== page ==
3. Despite China's rise, an "innovation divide" persists between developed and developing countries amid increasing awareness among policymakers that fostering innovation is crucial to a vibrant, competitive economy.
4. 节目10 歌曲《茉莉花》，宋祖英 席琳-迪翁
5. PwC, the accountancy firm that has been responsible for counting Oscars votes for 80 years and ensuring that the correct envelopes are handed to presenters, swiftly apologised to the films, the presenters and the audience for giving the prize announcement for the wrong category to Beatty and Dunaway.
1. 'With women, he has this sort of patronising carnal attitude with them which is absolutely accurate to the Bond of the books. But then by creating very strong women he is given quite a run for his money and his attitudes are challenged.
2. "Shanghai has taken a series of tough measures to curb population growth since 2014, including renovating urban villages and regulating group renting," Zhou Haiwang, an expert with the Shanghai Academy of Social Sciences, told the Global Times.
4. Mr Mallaby’s 800-page book was published in October by Bloomsbury and Penguin Press, and was hailed as “exceptional” in an FT review. It came up against strong competition from five other shortlisted books tackling the world’s critical economic and management challenges — from the US productivity gap to persistent gender imbalances.
3. We’ve all had them: bosses and managers who make our work lives terrible and couldn’t manage a stack of paper clips, let alone a team of employees. I’ve written about the traits that make for bad bosses before, and in that article, a thoughtful commenter came up with his own list of what makes a good boss。
4. Fewer women than men have worked abroad for at least six months (42 per cent and 52 per cent respectively) but they share exactly the same motivations — to develop management skills, build their network and increase their earnings.
6. In a blog post announcing the deal, Mr Cahan said although mobile devices were shifting our daily routines, “most articles and web pages were formatted for browsing with mouse clicks. The ability to skim them on a phone or a tablet can be a real challenge – we want easier ways to identify what’s important to us.”
2. Chinese tech giant Lenovo, however, remained at the top of the market - owning more than 20% of it. HP followed in second place, with Dell third and Apple and ASUS tied for the fourth spot.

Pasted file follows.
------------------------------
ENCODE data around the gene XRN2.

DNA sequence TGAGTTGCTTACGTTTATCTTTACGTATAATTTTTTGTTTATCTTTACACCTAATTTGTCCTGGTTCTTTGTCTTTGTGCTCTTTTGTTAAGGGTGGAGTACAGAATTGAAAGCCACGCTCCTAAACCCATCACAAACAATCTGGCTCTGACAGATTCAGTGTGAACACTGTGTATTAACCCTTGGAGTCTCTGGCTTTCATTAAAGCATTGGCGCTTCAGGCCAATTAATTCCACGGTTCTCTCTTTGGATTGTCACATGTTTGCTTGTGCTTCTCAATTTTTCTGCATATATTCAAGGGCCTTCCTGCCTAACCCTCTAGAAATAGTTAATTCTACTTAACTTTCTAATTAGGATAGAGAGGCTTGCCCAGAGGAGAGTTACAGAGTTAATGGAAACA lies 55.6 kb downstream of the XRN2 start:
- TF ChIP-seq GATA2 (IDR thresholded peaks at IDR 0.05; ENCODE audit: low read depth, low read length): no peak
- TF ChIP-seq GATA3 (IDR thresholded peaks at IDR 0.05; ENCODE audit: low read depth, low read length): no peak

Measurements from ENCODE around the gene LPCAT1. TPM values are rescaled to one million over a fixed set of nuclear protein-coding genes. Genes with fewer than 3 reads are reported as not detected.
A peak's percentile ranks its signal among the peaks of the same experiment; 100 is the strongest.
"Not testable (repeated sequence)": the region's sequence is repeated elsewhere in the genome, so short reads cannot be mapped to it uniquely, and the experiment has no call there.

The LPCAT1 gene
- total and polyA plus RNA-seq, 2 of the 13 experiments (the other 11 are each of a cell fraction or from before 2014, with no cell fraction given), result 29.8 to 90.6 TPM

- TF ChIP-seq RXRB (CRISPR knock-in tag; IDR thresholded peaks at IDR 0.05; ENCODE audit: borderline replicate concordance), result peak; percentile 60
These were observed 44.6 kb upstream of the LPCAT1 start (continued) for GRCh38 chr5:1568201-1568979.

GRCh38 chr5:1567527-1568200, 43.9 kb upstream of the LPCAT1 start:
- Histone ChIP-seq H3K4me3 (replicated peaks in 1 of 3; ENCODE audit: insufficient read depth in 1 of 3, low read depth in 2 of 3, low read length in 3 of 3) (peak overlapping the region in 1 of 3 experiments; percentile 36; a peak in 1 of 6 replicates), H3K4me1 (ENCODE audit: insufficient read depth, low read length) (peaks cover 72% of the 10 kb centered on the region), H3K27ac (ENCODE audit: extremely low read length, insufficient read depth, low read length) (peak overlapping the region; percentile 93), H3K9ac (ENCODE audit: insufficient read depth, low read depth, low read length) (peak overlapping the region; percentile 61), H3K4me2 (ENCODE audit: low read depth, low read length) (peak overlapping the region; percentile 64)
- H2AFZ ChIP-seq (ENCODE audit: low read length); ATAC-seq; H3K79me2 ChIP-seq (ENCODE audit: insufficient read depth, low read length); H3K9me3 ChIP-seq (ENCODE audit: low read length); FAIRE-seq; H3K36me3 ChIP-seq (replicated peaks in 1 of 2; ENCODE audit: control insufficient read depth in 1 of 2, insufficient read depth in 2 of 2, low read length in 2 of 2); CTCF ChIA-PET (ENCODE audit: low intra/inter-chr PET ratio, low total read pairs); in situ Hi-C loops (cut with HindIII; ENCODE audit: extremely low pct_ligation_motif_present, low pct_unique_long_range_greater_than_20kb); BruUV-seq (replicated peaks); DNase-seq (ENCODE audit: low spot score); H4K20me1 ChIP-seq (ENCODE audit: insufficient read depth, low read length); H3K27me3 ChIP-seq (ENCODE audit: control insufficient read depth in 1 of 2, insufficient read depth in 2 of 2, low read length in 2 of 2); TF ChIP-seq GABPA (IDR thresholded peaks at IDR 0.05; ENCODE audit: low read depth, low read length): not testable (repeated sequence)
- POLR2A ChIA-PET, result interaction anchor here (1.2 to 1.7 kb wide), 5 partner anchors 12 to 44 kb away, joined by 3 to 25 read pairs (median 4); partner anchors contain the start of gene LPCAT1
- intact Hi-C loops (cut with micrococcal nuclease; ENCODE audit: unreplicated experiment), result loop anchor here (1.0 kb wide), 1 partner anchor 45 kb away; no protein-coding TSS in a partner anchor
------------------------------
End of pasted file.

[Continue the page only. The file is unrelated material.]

3. 4. Am I eating healthy? The types of foods we eat can greatly affect how we feel both physically and emotionally. Eating too much junk food can lead to crankiness and a relatively low energy level, whereas eating healthy foods can lead to better moods and a more positive energy level.
5. The ability of customers to air their dirty laundry to the world via Twitter and Facebook has already changed the customer service game. A 2012 Nielsen survey shows more than half of all customers now turn to social media for redress; meanwhile, some 81% of Twitter users expect a same-day response to questions and complaints. But this fall, things got even more interesting: On Sept. 2, British Airways passenger Hasan Syed spent an estimated $1,000 to purchase several promoted Tweets blasting the company for losing luggage. With paid social media now in customers' arsenal, 2014 may mark the beginning of the end of abysmal customer service at major airlines, credit card companies, banks, and other repeat offenders, characterized by endless phone wait times and those automated "phone trees" (i.e., "Press 1 for English, 2 for Spanish, 3 to waste your entire afternoon on hold ...").
6. Truck wars: Awards aside, Ford’s aluminum pickup is hard to build and slow to sell, leaving an opening for Ram’s fast-rising 1500 while Nissan tries to forget the failure of its first full-size truck when it launches the second-generation Titan with the biggest of big rig styling. The industry’s biggest secret is revealed by veteran executive John Krafcik in Automotive News: In the
3. 'It is absolutely perfect, absolutely pure externally and internally. It is almost a dream,' said Jean-Marc Lunel, senior international specialist of Christie's jewellery department.
When you post your résumé to a job board, such as Monster or Indeed, there's a chance your current employer could see it. In fact, Foss says many HR staffers and managers regularly search for their company names within job board submissions specifically to see if their employees are looking for jobs。